The Brazilian Cotton Growers Association’s (Abrapa) schedule in Europe ended positively. This event is part of the Cotton Brazil program’s international action plan for 2024 and the main aim was to show Brazilian cotton’s traceability initiatives and Brazil’s responsible production practices.

From April 22nd to the 23rd, the Brazilian delegation was in Brussels (Belgium) and from April 24th to the 25th they participated in the Kingpins Show, a denim trade fair held in Amsterdam (Netherlands). The Brazilian group consisted of eight representatives from Abrapa, the Brazilian Trade and Investment Promotion Agency (Apex Brasil) and the National Cotton Shippers Association (Anea).

In Brussels, the team met with the International Wool Textile Organization. On the agenda was a proposal to join forces in the defence of natural fibres as a more sustainable alternative to synthetic fibres.

In order to get up to date with the latest changes and current debates in European legislation that may affect Brazilian cotton farming, the Abrapa delegation met with Brazilian agricultural attachés working in Europe. The schedule also included a meeting at the Apex-Brasil office in Brussels and a meeting with the Brazilian Ambassador to Belgium, Pedro Miguel Costa e Silva.

“Our aim is to better understand European Union regulations for foreign trade and assess the impact on our sector. We want to be as well-prepared as possible for the new global sustainability and responsibility requirements for cotton production,” said Alexandre Schenkel, president of Abrapa.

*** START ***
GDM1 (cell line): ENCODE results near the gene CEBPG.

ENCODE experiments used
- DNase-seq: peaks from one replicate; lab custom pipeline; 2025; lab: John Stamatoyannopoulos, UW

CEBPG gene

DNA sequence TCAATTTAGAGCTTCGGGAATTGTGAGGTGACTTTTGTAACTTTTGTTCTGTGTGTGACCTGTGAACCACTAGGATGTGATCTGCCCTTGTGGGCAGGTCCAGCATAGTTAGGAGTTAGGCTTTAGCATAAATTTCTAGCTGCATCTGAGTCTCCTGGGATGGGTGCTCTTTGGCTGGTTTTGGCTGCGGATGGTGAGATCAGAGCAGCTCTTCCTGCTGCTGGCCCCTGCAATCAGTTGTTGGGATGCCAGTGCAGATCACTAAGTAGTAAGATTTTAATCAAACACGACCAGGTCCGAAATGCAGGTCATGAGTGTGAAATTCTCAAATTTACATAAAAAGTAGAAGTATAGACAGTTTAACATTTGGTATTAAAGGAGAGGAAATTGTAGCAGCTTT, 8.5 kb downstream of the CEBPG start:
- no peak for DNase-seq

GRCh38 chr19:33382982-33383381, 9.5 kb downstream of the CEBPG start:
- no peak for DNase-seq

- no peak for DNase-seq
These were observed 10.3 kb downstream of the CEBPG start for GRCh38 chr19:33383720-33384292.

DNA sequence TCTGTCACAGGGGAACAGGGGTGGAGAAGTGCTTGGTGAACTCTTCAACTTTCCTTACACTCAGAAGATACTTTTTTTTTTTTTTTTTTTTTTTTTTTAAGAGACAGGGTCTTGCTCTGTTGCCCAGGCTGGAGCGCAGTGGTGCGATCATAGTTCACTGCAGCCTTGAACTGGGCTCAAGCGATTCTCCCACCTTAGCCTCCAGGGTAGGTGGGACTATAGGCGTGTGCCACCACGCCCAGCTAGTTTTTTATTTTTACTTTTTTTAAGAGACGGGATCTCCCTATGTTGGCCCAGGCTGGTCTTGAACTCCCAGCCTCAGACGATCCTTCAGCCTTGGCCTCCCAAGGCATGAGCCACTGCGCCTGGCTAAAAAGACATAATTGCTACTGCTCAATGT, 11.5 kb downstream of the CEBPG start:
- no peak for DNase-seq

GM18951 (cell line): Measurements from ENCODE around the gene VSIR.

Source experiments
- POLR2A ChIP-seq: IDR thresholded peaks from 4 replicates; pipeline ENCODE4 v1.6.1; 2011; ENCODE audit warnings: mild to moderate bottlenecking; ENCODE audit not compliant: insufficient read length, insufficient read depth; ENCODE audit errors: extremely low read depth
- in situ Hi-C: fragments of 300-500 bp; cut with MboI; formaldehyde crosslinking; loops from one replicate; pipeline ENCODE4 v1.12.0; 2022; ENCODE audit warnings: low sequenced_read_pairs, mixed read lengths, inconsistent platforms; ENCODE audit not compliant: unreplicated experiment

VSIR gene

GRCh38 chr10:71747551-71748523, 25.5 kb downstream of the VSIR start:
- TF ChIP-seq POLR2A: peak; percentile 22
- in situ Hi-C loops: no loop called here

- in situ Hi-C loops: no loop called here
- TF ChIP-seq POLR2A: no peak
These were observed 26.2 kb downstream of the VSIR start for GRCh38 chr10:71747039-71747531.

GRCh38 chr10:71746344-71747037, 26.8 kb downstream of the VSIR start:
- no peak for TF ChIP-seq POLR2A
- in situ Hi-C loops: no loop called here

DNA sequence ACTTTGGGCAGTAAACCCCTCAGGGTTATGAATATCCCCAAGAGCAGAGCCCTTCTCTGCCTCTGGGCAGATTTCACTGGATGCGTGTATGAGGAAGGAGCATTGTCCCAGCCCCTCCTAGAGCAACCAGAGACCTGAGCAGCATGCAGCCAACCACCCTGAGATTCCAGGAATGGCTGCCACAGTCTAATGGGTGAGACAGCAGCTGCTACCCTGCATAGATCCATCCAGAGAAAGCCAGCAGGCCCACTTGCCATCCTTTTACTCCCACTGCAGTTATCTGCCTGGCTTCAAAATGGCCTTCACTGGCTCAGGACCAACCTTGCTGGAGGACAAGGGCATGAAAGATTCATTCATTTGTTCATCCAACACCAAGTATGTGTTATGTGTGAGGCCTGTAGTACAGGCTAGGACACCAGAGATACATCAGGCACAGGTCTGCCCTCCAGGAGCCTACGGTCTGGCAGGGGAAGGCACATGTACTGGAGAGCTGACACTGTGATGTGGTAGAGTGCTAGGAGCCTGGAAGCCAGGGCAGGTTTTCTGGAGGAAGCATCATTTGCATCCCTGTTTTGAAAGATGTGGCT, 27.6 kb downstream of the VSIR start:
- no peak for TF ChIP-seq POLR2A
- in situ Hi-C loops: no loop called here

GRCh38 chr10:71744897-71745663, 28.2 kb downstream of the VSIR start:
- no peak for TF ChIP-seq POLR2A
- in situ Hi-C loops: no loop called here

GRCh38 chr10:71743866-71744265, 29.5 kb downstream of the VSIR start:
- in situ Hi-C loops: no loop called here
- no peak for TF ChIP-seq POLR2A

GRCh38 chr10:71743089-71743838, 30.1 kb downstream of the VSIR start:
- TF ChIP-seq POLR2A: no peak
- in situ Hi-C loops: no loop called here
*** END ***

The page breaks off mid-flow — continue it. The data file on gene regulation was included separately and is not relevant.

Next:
Following this, the delegation went to Amsterdam, the capital of the Netherlands, where they participated in the Kingpins Show, an exclusive event focused on the denim industry. Held annually with editions in New York, Hong Kong, Hangzhou and Amsterdam, this show attracts a qualified audience from the international denim community. Guests include fashion enthusiasts, entrepreneurs, investors and professionals from the denim community.

This year, Cotton Brazil set up a stand where one of the attractions was to show visitors how the socio-environmental certification of Brazilian cotton is implemented. The attendees could also see how to track garments made with Brazilian cotton using a QR Code showing the journey of the Brazilian cotton that was used to make those garments, from the farm to the closet.

Abrapa’s sustainability manager, Fabio Carneiro, was one of the members of the Brazilian delegation and, in his view, the highlight of being at the show was demonstrating transparency. “What impressed people the most was seeing that it is possible to follow the whole journey of that particular garment right up to the end consumer. The Brazilian traceability system shows that we are open to having this dialogue with the ever more demanding consumers,” explained Mr. Carneiro.

Another attraction at the stand was a screen showing the latest São Paulo Fashion Week show held in partnership with the Sou de Algodão (“I’m in Cotton”) movement – an Abrapa project that promotes Brazilian cotton to the domestic retail brands.   

Cotton Brazil is the program that represents the entire Brazilian cotton production chain on a global scale. It was designed and has been developed by Abrapa since 2020 in partnership with Apex-Brasil and with support from Anea. Currently, Brazil is the third largest cotton producer and the second largest exporter of cotton in the world. In the 2023/24 market year (August 2023 to July 2024), Anea forecasts that 2.57 million tonnes of Brazilian cotton will be exported.